The Korean Peninsula is suffering alongside Europe in soaring temperatures, with Seoul residents resorting to ‘ice vests’ to cool down, and the North declaring an “unprecedented natural disaster.”
Dozens of people, and millions of farm animals – including more than 2m chickens – have died in South Korea during weeks of scorching weather that have seen thermometer readings rise above 40C.
Authorities in the eastern port city of Gangneung have been placing ice blocks at public places including bus stops and train stations, while in the capital, Seoul, residents have flocked to air-conditioned shopping malls to escape the city’s hottest ever temperatures, which hit 39C last week.
The city’s fountains are pumping out cooling water, and handheld electric fans and ice vests – which are padded with ice cubes or a cooling gel – have become ‘must-have’ items. Many have resorted to jumping into over-crowded swimming pools to beat the heat.
The baking conditions have been attributed to a wall of high atmospheric pressure in the Northern Pacific and the heatwave is expected to last throughout August.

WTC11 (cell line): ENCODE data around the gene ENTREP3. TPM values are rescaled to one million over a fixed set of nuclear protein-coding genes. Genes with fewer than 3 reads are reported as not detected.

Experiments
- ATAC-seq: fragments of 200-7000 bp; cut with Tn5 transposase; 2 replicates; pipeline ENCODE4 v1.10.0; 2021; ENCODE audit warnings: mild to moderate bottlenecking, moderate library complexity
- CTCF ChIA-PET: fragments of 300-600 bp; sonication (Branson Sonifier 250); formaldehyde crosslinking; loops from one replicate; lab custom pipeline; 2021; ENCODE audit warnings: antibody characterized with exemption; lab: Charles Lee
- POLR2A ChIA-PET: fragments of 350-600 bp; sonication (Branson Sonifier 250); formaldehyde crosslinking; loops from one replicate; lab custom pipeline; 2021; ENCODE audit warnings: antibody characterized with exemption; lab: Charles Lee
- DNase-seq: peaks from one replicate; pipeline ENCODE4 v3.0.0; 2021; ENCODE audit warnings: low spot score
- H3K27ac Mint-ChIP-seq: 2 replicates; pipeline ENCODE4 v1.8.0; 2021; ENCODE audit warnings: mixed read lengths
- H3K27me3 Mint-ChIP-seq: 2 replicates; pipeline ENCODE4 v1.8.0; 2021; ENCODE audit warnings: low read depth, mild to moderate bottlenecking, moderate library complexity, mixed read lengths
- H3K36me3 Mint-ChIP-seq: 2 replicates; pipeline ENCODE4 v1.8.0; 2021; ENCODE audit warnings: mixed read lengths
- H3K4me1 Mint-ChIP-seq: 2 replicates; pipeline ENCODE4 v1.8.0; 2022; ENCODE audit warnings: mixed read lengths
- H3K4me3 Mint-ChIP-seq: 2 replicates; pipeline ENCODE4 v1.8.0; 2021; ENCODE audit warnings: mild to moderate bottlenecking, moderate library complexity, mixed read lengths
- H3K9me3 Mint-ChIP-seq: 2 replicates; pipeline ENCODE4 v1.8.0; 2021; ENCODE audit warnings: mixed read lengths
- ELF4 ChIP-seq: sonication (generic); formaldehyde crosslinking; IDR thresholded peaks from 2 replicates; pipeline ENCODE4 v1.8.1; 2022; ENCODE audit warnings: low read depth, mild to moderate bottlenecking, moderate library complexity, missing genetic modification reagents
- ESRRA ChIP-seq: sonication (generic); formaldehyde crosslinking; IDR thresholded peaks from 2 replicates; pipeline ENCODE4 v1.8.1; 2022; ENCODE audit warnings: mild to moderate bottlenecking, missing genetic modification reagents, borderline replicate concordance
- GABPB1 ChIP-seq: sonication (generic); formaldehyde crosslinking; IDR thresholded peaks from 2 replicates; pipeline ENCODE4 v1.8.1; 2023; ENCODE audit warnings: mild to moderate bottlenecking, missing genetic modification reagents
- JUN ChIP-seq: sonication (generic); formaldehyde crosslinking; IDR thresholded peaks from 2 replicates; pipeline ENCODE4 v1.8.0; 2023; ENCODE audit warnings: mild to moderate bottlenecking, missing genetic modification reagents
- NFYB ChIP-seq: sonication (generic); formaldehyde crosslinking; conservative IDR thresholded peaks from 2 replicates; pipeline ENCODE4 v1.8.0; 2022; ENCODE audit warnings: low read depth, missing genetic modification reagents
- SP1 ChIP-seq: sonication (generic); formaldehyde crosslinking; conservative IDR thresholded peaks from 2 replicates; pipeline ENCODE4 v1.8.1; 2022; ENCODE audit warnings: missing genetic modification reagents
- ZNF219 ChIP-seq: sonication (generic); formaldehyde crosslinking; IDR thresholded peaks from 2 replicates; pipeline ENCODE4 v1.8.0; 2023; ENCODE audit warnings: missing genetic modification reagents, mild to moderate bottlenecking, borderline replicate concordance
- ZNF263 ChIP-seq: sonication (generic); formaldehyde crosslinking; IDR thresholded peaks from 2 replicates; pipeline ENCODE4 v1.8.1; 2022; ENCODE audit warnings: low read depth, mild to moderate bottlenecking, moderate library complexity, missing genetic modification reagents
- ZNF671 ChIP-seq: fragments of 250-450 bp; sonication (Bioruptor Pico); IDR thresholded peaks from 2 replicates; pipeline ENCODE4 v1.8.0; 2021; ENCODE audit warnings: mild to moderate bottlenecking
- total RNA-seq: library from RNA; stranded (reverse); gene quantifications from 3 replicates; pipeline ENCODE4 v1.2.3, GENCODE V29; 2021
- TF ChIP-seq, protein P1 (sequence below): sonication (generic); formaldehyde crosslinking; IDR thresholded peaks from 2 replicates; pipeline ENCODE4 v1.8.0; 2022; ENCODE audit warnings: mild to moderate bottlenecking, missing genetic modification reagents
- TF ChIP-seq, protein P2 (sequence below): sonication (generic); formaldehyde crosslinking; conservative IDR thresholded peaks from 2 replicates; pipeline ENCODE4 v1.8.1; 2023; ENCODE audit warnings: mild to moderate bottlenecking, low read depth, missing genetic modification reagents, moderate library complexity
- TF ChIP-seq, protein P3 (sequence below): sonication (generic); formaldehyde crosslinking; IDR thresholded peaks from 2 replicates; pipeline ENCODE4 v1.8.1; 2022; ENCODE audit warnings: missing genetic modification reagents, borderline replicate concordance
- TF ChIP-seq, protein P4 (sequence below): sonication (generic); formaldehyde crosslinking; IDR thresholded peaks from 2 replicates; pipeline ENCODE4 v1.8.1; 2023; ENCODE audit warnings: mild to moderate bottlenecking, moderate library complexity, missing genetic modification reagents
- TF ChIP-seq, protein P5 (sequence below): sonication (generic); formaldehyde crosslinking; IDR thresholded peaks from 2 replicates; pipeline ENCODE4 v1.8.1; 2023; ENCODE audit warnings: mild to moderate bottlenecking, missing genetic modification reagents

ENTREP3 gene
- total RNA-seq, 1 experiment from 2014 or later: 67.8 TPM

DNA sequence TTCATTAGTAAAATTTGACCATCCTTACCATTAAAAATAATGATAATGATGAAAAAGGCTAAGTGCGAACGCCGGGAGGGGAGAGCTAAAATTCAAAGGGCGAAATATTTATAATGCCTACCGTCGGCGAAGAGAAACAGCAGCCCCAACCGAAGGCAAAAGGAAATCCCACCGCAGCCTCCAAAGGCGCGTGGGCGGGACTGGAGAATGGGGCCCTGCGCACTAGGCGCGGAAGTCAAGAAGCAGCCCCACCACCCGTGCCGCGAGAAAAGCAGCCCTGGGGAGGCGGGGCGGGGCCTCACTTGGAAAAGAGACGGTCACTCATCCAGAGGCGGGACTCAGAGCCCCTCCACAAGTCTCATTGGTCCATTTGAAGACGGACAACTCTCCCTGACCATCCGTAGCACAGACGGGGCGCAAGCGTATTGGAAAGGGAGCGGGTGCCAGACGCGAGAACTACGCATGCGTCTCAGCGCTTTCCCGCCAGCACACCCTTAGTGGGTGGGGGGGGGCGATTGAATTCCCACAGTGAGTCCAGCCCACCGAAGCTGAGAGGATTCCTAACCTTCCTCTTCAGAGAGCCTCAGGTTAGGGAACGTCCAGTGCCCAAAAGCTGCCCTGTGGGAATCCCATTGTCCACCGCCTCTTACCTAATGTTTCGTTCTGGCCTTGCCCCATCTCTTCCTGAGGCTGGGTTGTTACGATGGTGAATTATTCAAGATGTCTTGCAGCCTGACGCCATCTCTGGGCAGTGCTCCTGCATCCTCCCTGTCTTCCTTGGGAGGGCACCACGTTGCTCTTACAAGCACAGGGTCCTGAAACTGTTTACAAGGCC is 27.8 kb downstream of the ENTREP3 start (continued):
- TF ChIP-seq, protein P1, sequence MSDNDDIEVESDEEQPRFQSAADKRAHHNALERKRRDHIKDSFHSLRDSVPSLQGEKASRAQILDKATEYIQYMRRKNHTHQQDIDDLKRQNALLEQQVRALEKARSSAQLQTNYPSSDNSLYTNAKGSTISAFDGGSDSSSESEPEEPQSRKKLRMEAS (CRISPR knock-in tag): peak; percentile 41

Citizens in the North, where temperatures are also in the high 30s, have fewer options to cool down given the power shortages that make air conditioning a rare luxury. Residents are instead using reservoirs and rivers and eating cold buckwheat noodles to cool off.
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Meanwhile, the government has urged people to “join the struggle” to prevent drought-like conditions from hampering food production in the already malnourished country, with state TV warning that the heat is “taking a toll on the economy.”
The North’s state-run Rodong newspaper said last week that curbing further damage to the agriculture sector was an "extremely important and urgent task".
"Rural areas across the country… are reporting damages to crops including rice and corn due to extremely high temperatures and drought," it said in an editorial translated by AFP.
How to cope in hot weather
"Today’s reality is calling for every single individual across the country to join the struggle to contain the damages stemming from high temperature and drought," it said, urging citizens to "display their patriotic zeal" and "save every single dollop of water".
The temperature was an unprecedented natural disaster, but not “insurmountable,” it added.
However, fears are rising about the longer-term impact of the sweltering summer on the North’s already fragile economy, which has been crippled by international sanctions.
The impact of the heat on crops will also be a test of agriculture reforms introduced to combat the famine conditions experienced in the mid-1990s.